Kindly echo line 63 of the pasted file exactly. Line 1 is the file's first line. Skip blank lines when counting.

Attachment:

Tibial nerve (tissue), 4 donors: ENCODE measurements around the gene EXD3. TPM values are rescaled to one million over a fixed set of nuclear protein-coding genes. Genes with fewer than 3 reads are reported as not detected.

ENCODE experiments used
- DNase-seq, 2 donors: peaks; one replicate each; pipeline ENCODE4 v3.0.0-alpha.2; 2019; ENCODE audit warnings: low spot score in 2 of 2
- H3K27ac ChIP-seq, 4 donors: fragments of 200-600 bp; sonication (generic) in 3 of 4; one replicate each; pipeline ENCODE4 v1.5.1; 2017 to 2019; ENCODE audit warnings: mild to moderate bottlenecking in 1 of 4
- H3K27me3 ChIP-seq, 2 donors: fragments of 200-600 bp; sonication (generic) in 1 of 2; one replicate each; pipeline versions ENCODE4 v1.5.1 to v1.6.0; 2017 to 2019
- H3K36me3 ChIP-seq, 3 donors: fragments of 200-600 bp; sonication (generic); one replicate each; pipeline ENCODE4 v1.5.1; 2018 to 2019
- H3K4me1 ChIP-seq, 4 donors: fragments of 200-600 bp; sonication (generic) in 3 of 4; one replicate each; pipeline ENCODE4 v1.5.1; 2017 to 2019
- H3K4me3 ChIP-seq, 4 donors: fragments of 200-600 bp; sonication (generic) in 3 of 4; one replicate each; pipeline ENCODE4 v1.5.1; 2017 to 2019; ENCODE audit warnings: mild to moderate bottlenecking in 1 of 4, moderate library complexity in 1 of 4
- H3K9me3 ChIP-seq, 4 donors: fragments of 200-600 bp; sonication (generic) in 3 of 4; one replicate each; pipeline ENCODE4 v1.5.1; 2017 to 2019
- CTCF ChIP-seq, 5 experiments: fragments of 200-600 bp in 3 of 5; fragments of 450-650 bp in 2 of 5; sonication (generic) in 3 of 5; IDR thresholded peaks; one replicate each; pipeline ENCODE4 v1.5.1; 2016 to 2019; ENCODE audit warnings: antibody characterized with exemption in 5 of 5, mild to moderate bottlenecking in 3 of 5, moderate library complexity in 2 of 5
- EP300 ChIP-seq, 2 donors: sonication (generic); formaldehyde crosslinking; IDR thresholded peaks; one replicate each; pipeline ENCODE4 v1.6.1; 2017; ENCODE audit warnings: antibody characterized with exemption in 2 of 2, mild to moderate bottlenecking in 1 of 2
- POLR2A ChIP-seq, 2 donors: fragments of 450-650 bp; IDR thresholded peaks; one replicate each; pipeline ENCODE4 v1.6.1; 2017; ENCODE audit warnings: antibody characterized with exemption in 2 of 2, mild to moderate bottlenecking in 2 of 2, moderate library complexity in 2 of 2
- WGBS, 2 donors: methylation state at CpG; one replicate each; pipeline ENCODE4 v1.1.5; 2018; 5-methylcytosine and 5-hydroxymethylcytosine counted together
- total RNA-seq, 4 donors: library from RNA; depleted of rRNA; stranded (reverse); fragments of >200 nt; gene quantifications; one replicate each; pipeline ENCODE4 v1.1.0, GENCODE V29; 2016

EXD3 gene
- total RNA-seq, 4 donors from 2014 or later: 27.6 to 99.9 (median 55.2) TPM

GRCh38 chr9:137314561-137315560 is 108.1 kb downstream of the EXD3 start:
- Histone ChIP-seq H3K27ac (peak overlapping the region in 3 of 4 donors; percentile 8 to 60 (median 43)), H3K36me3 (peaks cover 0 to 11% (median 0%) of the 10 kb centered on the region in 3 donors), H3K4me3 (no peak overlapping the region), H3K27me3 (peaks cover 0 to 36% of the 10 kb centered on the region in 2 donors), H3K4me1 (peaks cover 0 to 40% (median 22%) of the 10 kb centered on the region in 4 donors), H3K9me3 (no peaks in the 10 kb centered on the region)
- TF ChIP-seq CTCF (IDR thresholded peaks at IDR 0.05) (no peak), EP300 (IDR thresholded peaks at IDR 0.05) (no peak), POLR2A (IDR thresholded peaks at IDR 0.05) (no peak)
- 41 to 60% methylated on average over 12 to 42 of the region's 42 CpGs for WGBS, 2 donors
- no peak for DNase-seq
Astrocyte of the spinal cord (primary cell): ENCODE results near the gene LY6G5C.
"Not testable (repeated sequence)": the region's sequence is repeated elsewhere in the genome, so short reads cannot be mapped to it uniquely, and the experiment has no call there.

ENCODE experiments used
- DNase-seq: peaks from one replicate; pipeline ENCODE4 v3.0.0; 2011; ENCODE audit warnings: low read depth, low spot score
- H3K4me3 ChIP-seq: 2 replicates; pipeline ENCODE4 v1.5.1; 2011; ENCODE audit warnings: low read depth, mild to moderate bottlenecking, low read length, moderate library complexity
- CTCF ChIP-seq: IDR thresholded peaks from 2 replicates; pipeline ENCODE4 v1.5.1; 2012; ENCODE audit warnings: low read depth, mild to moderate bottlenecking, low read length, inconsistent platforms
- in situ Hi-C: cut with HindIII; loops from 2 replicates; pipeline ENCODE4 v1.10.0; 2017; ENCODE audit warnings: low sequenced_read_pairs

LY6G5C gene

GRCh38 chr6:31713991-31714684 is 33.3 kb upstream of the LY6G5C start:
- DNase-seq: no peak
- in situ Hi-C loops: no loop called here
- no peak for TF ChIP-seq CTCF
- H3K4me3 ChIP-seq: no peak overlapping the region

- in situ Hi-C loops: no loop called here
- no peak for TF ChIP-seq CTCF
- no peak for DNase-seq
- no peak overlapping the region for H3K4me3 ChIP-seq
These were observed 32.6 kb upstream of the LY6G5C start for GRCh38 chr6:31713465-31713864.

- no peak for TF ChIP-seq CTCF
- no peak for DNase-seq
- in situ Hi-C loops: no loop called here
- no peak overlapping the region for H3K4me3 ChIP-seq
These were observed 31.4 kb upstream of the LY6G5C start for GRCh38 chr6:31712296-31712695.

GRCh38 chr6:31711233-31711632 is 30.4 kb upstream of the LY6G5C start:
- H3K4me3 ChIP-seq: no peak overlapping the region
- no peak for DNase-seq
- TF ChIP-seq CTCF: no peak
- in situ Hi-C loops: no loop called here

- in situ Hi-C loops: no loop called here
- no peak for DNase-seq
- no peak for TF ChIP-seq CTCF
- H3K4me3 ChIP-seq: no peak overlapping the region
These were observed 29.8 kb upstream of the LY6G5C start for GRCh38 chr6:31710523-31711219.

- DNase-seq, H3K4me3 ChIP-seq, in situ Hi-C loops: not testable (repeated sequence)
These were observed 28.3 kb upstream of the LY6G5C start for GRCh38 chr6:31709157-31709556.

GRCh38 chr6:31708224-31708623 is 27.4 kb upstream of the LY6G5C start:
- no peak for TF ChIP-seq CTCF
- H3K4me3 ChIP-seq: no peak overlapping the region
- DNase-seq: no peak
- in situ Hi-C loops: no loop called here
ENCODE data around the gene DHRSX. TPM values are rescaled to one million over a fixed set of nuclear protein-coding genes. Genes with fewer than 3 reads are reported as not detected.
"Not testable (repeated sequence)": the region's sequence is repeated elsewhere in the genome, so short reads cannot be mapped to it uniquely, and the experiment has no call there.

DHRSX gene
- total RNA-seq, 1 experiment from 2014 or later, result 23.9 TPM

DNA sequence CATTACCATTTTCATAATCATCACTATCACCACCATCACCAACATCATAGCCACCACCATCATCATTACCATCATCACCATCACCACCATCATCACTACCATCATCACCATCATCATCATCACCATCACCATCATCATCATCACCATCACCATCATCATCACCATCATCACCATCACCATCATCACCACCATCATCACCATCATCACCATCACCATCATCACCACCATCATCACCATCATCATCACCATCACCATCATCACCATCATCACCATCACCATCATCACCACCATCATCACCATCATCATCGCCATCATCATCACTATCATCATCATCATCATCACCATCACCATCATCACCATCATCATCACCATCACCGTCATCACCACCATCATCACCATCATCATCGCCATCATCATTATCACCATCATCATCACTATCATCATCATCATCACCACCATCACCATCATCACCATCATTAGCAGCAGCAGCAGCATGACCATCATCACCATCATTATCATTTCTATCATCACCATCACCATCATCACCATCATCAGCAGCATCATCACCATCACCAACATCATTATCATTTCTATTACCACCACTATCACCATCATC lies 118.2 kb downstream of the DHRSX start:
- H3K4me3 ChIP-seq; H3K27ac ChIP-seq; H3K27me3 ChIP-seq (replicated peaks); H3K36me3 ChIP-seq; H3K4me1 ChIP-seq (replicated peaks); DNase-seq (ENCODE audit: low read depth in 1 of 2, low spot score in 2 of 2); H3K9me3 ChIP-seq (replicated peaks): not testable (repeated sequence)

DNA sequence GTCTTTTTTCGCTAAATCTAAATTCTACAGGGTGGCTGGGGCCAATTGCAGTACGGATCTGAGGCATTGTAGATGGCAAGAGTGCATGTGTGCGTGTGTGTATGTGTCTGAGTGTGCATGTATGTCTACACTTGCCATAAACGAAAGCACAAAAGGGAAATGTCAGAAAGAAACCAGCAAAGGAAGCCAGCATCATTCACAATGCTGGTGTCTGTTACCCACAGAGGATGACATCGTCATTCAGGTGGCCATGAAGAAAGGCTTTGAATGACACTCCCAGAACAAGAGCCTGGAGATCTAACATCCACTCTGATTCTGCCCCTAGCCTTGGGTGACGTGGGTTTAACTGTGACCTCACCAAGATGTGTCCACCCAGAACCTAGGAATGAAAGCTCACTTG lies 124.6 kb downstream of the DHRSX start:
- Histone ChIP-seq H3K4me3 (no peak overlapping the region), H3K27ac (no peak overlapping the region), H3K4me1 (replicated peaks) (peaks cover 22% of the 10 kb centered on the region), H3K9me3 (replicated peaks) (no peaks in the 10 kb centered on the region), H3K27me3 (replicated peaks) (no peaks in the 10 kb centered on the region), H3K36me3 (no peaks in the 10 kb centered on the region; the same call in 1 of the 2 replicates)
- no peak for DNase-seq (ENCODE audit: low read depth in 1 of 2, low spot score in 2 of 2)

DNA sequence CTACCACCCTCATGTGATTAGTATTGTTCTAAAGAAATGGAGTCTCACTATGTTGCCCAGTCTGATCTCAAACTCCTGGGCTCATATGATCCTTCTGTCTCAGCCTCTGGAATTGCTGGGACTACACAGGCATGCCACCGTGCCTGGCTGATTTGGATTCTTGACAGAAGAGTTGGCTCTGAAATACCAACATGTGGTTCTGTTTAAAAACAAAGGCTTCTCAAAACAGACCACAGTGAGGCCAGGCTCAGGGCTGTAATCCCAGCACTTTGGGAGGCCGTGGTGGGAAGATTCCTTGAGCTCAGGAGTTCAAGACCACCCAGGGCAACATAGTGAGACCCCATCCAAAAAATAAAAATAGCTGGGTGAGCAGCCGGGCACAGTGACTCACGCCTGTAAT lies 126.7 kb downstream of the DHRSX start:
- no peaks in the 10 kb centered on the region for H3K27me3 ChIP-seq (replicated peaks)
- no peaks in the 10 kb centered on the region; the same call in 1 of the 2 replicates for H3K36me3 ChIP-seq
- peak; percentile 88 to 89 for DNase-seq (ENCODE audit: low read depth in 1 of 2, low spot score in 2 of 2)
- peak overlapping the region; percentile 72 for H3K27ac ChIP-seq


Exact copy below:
"Not testable (repeated sequence)": the region's sequence is repeated elsewhere in the genome, so short reads cannot be mapped to it uniquely, and the experiment has no call there.